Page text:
When my husband and I used to attend the event titled “Transition Weekend” at our son’s private special-needs school in Massachusetts, the presentations that were hard to bear were from the financially strapped parents of kids who’d graduated two or three years past. These were the wistful mothers and fathers who got up and told us to make the most of our last year or two at the school because those would probably be the happiest years of our parenting lives. At this nurturing place, our kids were continually supported, encouraged, and taught skills for independence. They had friends on tap. They had activities that stimulated and distracted them.
“Since Julia left,” I remember one mother recounting in a weary voice from the dais, “she rarely gets out of the house. There are no state programs for young adults like her near us. Julia used to go two mornings a week to a program where there was music and a social group, but that closed last year, and we can’t afford the fees of the only other program on offer. I had to give up my job. She watches TV most of the time. She used to always be cheerful. Now she’s doing less and less. We’d be grateful for any suggestions.”
Many of the parents we got to know at these heartbreaking Transition Weekends were divorced. Marriages so often crack up under the demands of special needs. Usually it’s the mother who shoulders the burden alone. Some husbands prove unable to accept that their son is never going to fulfill a cherished paternal dream. There is a commonly cited statistic that the divorce rate among parents of autistic children is 80 percent. It’s not true, but as one mother told us, it feels true.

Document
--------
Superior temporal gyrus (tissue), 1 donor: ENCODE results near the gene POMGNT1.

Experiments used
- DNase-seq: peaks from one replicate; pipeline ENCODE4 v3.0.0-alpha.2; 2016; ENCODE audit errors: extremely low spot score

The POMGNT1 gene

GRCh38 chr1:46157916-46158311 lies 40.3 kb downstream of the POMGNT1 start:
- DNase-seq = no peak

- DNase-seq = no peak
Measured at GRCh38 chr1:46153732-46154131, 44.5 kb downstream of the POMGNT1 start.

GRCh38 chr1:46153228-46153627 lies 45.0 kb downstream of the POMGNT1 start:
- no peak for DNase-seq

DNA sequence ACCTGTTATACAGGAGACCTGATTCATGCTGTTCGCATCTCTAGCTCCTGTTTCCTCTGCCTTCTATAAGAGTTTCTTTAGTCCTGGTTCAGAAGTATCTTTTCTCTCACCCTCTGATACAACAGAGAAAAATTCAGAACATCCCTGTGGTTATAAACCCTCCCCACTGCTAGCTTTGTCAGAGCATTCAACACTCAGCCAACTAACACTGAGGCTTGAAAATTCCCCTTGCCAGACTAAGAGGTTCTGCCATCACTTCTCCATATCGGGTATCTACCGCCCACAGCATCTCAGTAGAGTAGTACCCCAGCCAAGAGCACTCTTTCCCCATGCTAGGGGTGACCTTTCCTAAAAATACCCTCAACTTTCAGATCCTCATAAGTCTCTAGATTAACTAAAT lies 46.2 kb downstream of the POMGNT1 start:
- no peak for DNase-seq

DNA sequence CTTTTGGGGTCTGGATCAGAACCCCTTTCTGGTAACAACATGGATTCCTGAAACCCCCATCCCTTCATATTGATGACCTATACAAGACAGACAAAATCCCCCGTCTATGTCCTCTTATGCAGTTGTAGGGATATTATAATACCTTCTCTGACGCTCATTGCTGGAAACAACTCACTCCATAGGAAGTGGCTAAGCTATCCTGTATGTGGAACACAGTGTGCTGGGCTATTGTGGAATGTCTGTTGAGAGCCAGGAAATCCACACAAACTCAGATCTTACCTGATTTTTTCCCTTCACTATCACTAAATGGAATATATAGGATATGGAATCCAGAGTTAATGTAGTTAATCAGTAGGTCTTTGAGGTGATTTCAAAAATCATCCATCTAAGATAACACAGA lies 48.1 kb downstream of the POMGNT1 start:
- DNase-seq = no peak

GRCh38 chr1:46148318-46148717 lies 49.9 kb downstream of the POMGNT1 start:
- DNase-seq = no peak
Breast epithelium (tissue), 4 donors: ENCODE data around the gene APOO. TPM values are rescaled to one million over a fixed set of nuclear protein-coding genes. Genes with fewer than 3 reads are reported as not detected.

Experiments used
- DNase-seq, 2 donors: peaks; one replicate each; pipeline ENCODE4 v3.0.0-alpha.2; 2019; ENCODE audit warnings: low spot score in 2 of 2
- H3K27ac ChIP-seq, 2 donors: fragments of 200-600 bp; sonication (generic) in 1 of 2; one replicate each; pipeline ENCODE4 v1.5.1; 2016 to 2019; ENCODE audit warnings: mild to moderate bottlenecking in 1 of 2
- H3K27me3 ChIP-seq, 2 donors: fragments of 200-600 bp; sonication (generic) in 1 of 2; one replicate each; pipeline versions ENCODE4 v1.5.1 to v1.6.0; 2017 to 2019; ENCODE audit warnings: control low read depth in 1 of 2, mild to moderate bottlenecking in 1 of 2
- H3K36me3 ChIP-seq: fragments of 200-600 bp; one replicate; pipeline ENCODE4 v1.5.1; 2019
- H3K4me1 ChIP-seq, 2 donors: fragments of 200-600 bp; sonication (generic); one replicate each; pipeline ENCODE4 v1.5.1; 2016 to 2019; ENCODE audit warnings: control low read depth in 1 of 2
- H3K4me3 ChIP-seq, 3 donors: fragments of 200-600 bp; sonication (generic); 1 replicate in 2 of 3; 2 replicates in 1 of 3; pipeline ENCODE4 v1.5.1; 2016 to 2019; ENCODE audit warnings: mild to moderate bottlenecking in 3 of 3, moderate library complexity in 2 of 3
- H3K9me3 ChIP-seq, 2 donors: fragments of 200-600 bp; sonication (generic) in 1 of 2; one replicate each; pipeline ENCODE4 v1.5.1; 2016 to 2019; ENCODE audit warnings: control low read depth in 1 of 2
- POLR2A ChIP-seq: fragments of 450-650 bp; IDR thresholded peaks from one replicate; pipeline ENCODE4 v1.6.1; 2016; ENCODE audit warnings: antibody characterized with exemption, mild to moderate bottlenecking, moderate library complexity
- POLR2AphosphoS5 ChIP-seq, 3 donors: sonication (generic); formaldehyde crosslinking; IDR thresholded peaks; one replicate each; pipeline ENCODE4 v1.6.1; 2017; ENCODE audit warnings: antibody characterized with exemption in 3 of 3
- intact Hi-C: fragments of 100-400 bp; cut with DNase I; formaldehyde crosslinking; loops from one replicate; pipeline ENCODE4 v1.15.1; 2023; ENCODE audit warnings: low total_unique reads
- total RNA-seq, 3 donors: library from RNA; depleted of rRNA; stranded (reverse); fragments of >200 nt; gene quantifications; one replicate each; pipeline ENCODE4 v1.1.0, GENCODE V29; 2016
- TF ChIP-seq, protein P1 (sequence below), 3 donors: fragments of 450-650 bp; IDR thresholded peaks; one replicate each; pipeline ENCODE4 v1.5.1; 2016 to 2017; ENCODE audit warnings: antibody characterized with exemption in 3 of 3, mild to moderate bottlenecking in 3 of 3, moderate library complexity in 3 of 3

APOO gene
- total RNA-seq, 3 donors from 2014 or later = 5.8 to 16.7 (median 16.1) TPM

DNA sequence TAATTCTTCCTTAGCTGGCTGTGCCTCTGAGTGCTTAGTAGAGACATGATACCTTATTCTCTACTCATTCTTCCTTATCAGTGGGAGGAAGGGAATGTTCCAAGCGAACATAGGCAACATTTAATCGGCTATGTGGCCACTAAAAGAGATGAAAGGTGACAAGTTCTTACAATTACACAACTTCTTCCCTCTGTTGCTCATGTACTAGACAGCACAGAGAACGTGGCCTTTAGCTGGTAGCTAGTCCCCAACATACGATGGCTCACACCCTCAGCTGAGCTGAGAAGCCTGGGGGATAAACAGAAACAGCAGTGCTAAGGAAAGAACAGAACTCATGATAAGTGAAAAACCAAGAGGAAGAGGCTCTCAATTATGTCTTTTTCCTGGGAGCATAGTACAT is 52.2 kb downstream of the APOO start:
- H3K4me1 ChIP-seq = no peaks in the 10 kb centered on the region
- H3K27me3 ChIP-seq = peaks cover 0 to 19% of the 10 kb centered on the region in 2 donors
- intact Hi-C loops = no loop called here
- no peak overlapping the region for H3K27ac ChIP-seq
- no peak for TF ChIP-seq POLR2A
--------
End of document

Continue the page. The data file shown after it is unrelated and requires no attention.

Many others—as in my own family—forge deep bonds with each other and with other mothers and fathers in the same boat. Sometimes it feels like membership in a secret society. Sitting next to strangers at dinner, I always know, from the hesitation and a sudden vagueness, if their son or daughter is in our “club.” And when I share that our adored 26-year-old son has Asperger’s, there’s a sense of instant understanding. You can now forget the small talk and get down to what you really want to talk about—the child: What’s taken the place of school in his life? Where did she find new friends, a safe sex life? Has he a job he can do without stress? I tell them about a lifeline in our own existence, Job Path, a small, vibrant organization in Manhattan led by an amazing woman named Fredda Rosen, who seeks out and badgers willing employers to take on one of these young adults and supplies a job coach to make it happen.
In march a startling new official statistic emerged: one in 88 kids falls on the autism spectrum. The better-off parents can try to patch together a tolerably happy existence for their “forever child.” But what can the many millions of parents with limited means do as more and more special-needs kids reach adulthood? We are about to face a social crisis that nobody is talking about, which is why Newsweek asked Michelle Cottle to address it this week.
It’s cheering that Daniel Gross, the author of our cover story, comes along now with the counterintuitive view that America is not in decline after all. He confronts the conventional wisdom of “declinism” with a robust mix of statistics and argument, and offers us reasons to be more cheerful about the state of the American economy than we have allowed ourselves to be. He calls his news of a resurgent U.S. economy Better, Stronger, Faster—but let’s make sure, this time, that it includes those parents and kids who will never be in America’s next go-go cycle.